Several years ago I took a tour of the now closed Animator’s Building at Disney MGM Studios. Disney had moved roughly 80 animators from California to Florida to work on such classics as “Lilo & Stitch”, “Mulan”, and “Brother Bear”. A wall of windows allowed tourists to look down on a huge open space filled with animator cubicles. Each cubicle contained the same wooden animators desk with the illuminated circle over which paper was place to draw scenes. But, what was so striking was how unique each cubicle had been rendered (pardon the pun) by each animator. Cubicles contained posters, drawings, stuffed animals, models, and toys!
I came home and transformed my writing space into a “creative cocoon”. I appealed to each of my five senses:
TASTE: This was very easy. I like jelly bellies of all kinds of flavors. Each flavor evokes a different feeling of time and space. Pineapple reminds me of Hawaii. Buttered popcorn of the latest movie I saw.
But, I can’t write without coffee. And, coffee can be so ordinary at times. So, I ordered these two earthen mugs from the Rabbit Room. They are fashioned after the mugs from the Lord of the Rings movies. I put my coffee in one of the mugs and when I heft it, and heft it I do for it is quite stout, I imagine myself surrounded by the songs of Frodo and Sam and Merry and Pippin. I am inspired!
SMELL: I keep different scented candles and pick a fragrance reminding me of a specific locale I am using in my novel. I have a candle that reminds me of the clear, cold mountain air; a candle that smells like fresh baked apple pie; a candle that is exotic and reminds me of far away lands. I am inspired!
TOUCH: I keep several objects at arm’s length that have different tactile sensations. For instance, a large coral ball polished to perfection or five small pebbles from the valley where David killed Goliath or a chunk of fragrant cedar wood from the trees in an Alaskan rainforest.
SOUND: I love music and over the years I have collected hundreds of soundtracks. I pick pieces that evoke certain emotions or tensions and construct lists in iTunes. I label these lists with titles such as Conflict, Escape, Danger, Otherworldly, etc. Some lists have character’s names on them and to listen to the music is like listening to a mini-concert reflective of that character’s personality. I find odd and bizarre musical compositions using foreign instruments. For “The 13th Demon: Altar of the Spiral Eye” coming in October, I found an entire musical suite based on ancient Aztec music played with reproductions of instruments from that period. I played it in the background while working on portions of the book that applied to Aztec history and practices.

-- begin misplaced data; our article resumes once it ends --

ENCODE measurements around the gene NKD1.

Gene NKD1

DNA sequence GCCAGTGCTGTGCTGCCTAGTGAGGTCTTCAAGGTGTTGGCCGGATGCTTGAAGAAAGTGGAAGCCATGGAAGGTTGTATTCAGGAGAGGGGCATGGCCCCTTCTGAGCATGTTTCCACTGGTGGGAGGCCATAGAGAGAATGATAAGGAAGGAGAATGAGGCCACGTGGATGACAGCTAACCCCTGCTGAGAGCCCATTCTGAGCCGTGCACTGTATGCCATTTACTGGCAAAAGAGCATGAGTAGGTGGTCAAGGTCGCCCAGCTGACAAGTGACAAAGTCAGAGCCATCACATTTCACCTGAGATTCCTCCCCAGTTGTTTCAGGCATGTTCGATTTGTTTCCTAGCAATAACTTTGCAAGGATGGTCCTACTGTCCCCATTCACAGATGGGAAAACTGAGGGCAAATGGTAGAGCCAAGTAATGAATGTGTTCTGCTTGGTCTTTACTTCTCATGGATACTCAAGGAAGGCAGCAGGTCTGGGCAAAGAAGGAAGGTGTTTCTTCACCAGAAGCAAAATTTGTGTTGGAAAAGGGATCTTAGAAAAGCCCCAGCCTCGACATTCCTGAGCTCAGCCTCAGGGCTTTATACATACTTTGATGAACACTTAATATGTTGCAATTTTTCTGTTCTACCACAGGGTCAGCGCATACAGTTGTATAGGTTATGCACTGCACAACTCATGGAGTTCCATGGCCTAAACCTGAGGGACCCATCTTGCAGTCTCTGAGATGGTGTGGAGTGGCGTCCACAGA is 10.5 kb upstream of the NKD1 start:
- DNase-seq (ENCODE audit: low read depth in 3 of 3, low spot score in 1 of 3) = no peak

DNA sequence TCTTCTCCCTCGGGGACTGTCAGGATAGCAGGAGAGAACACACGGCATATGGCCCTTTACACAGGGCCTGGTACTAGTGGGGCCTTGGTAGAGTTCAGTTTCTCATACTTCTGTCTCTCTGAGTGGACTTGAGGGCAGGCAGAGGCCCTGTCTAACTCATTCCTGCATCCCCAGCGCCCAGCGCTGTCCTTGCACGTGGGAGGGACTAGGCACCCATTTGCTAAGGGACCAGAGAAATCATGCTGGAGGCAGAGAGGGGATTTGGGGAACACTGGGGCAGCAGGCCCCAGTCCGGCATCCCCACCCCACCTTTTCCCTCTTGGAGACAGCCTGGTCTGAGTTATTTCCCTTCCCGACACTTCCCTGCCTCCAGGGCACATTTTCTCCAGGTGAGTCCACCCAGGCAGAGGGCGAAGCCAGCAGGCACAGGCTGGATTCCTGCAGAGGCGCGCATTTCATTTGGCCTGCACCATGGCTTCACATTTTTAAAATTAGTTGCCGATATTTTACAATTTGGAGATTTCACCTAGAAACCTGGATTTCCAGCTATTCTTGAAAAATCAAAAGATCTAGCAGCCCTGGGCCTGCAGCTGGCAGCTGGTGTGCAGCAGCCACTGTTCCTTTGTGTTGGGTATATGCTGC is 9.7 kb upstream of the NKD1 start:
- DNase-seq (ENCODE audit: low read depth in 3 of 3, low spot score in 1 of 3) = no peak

SIGHT: I surround myself with hundreds of visual cues. Everywhere I travel, I try and find items that will allow me to recall memories from those places. I collect Disney collectibles because of my respect for the genius of Walt Disney and his classic tales. I have one of the first Darth Vader masks, almost thirty years old. It gazes down upon me from a nearby shelf. Not long ago, Greg Mitchell and I were discussing monsters and our love of the classical monster movies. In my childhood, I built models from these monsters and other science fiction movies. Unfortunately, only two survive. I have a badly scratched model of the robot from the original Lost in Space series. And, I have a model of the original Enterprise from the early seventies. It is missing one of the nacelles, but I have it positioned so it looks like it is about to go to warp speed over my desk. Hanging above the door to my library is the “Periodic Table of Storytelling”. However, my most inspiring piece is a gift from my son. It is a simple sign with the words, “Never Surrender Dreams” from Babylon 5 and it is hand signed by J. Michael Straczynski. But, my prize possession is my very first rejection letter from 1975 when I was finishing high school. It is from the Isaac Asimov Science Fiction magazine and it is hand signed by this icon of science fiction!
All of these visual cues stimulate my creativity. They help me kickstart a moment of writer’s block. They jolt me out of a scene that has become too pat and predictable. And, all I have to do is look up, look around, and let my mind explode with imagination!
What is your writing space like? Do you have a writer’s “cocoon of creativity”? How do you keep your creative side fresh?